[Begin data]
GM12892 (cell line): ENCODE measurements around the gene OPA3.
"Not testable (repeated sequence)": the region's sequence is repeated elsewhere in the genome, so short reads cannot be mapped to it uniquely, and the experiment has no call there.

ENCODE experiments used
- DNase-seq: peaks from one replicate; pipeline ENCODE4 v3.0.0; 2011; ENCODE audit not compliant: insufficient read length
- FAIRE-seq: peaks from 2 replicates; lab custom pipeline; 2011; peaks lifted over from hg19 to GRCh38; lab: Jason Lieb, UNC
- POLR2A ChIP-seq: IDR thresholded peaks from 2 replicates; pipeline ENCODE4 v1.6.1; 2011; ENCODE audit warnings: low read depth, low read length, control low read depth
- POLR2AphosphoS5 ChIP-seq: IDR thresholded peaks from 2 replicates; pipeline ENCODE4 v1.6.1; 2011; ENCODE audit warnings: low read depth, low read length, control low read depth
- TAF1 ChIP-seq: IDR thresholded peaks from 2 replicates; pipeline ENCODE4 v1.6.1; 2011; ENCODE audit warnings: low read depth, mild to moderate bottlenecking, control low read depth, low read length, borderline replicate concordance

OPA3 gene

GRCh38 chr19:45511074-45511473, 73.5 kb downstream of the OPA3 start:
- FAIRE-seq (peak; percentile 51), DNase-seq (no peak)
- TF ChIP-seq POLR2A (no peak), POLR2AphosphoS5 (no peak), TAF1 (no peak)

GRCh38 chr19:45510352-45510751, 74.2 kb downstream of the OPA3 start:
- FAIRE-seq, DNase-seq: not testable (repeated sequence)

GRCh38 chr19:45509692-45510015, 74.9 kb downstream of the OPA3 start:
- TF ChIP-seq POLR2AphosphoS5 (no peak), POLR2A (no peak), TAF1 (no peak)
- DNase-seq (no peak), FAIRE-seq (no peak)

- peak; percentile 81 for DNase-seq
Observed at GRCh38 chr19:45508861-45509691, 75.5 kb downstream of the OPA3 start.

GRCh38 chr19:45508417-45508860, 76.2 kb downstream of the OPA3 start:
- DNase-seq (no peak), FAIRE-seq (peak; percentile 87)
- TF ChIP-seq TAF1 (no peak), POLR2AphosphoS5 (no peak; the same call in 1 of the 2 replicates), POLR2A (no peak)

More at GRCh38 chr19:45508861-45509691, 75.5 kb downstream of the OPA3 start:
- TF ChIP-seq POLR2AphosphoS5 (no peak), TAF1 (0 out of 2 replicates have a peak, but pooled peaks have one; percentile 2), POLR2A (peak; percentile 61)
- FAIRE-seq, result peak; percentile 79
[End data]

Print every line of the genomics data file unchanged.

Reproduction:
GM12892 (cell line): ENCODE measurements around the gene OPA3.
"Not testable (repeated sequence)": the region's sequence is repeated elsewhere in the genome, so short reads cannot be mapped to it uniquely, and the experiment has no call there.

ENCODE experiments used
- DNase-seq: peaks from one replicate; pipeline ENCODE4 v3.0.0; 2011; ENCODE audit not compliant: insufficient read length
- FAIRE-seq: peaks from 2 replicates; lab custom pipeline; 2011; peaks lifted over from hg19 to GRCh38; lab: Jason Lieb, UNC
- POLR2A ChIP-seq: IDR thresholded peaks from 2 replicates; pipeline ENCODE4 v1.6.1; 2011; ENCODE audit warnings: low read depth, low read length, control low read depth
- POLR2AphosphoS5 ChIP-seq: IDR thresholded peaks from 2 replicates; pipeline ENCODE4 v1.6.1; 2011; ENCODE audit warnings: low read depth, low read length, control low read depth
- TAF1 ChIP-seq: IDR thresholded peaks from 2 replicates; pipeline ENCODE4 v1.6.1; 2011; ENCODE audit warnings: low read depth, mild to moderate bottlenecking, control low read depth, low read length, borderline replicate concordance

OPA3 gene

GRCh38 chr19:45511074-45511473, 73.5 kb downstream of the OPA3 start:
- FAIRE-seq (peak; percentile 51), DNase-seq (no peak)
- TF ChIP-seq POLR2A (no peak), POLR2AphosphoS5 (no peak), TAF1 (no peak)

GRCh38 chr19:45510352-45510751, 74.2 kb downstream of the OPA3 start:
- FAIRE-seq, DNase-seq: not testable (repeated sequence)

GRCh38 chr19:45509692-45510015, 74.9 kb downstream of the OPA3 start:
- TF ChIP-seq POLR2AphosphoS5 (no peak), POLR2A (no peak), TAF1 (no peak)
- DNase-seq (no peak), FAIRE-seq (no peak)

- peak; percentile 81 for DNase-seq
Observed at GRCh38 chr19:45508861-45509691, 75.5 kb downstream of the OPA3 start.

GRCh38 chr19:45508417-45508860, 76.2 kb downstream of the OPA3 start:
- DNase-seq (no peak), FAIRE-seq (peak; percentile 87)
- TF ChIP-seq TAF1 (no peak), POLR2AphosphoS5 (no peak; the same call in 1 of the 2 replicates), POLR2A (no peak)

More at GRCh38 chr19:45508861-45509691, 75.5 kb downstream of the OPA3 start:
- TF ChIP-seq POLR2AphosphoS5 (no peak), TAF1 (0 out of 2 replicates have a peak, but pooled peaks have one; percentile 2), POLR2A (peak; percentile 61)
- FAIRE-seq, result peak; percentile 79